After more than three decades during which it gave the issue scant attention, the Supreme Court has again made the American Pipe doctrine an active part of its docket. American Pipe addresses the tolling of statutes of limitations in federal class action litigation. When plaintiffs file a putative class action in federal court and class certification is denied, absent members of the putative class may wish to pursue their claims in some kind of further proceeding. If the statute of limitations would otherwise have expired while the class certification issue was being resolved, these claimants may need the benefit of a tolling rule. The same need can arise for those who wish to opt out of a certified class action. American Pipe and its progeny provide such a tolling rule in some circumstances, but many unanswered questions remain about when the doctrine is available.

In June 2017, the Court decided CalPERS v. ANZ Securities, holding that American Pipe tolling was foreclosed to a class member who opted out of a certified class in an action brought to enforce a federal statute (the Securities Act of 1933) that contained what the Court labeled a “statute of repose.” In June 2018, the Court decided Resh v. China Agritech, which held that American Pipe tolling is not available when absent members of a putative class file another class action following the denial of certification in the first action rather than pursuing their claims individually in subsequent proceedings.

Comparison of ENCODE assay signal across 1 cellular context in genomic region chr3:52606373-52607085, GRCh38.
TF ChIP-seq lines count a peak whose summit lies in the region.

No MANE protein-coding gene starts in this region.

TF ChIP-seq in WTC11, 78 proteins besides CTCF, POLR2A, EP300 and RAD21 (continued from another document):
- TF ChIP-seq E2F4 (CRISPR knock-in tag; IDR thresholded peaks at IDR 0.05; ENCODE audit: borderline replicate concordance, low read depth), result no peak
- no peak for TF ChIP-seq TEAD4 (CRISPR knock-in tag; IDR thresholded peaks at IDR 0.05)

In this Article we develop a comprehensive theoretical and doctrinal framework for the American Pipe doctrine. Building on earlier work, we demonstrate that American Pipe tolling is a federal common‐law rule that aims to carry into effect the provisions and policies of Federal Rule of Civil Procedure 23, the federal class action device. Contrary to the Court’s assertion in CalPERS, American Pipe is not an “equitable tolling doctrine.” Neither is it the product of a direct mandate in Rule 23, which is the source of authority, not the source of the rule. Having clarified the status of American Pipe tolling as federal common law, we explain the basis on which the doctrine operates across jurisdictions, binding subsequent actions in both federal and state court. We argue that the doctrine applies whether the initial action in federal court was based on a federal or state cause of action—a question that has produced disagreement among the lower federal courts. And we situate American Pipe within the framework of the Court’s Erie jurisprudence, explaining how the doctrine should operate when the putative class action was in federal court based on diversity jurisdiction and the courts of the state in which it was filed would apply a different rule. Finally, we discuss how CalPERS should have been decided if the Court had recognized the true nature of the American Pipe rule and if it had engaged the legislative history of the Securities Act rather than relying on labels.